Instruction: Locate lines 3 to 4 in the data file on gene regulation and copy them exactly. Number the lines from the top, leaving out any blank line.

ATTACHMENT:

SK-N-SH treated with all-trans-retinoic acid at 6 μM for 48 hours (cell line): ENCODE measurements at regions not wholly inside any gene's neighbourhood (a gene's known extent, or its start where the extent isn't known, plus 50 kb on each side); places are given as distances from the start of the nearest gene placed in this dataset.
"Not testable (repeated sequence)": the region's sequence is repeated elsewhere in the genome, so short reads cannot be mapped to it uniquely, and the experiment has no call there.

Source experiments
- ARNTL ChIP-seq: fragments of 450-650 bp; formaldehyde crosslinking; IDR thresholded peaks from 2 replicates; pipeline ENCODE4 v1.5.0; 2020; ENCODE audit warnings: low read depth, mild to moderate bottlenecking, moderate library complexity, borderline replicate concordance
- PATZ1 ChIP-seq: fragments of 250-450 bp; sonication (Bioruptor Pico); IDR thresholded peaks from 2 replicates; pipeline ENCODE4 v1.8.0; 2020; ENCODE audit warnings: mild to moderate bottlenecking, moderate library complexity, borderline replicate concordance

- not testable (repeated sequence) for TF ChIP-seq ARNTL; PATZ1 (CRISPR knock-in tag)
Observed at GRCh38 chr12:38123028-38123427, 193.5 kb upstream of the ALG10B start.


Source experiments
- ARNTL ChIP-seq: fragments of 450-650 bp; formaldehyde crosslinking; IDR thresholded peaks from 2 replicates; pipeline ENCODE4 v1.5.0; 2020; ENCODE audit warnings: low read depth, mild to moderate bottlenecking, moderate library complexity, borderline replicate concordance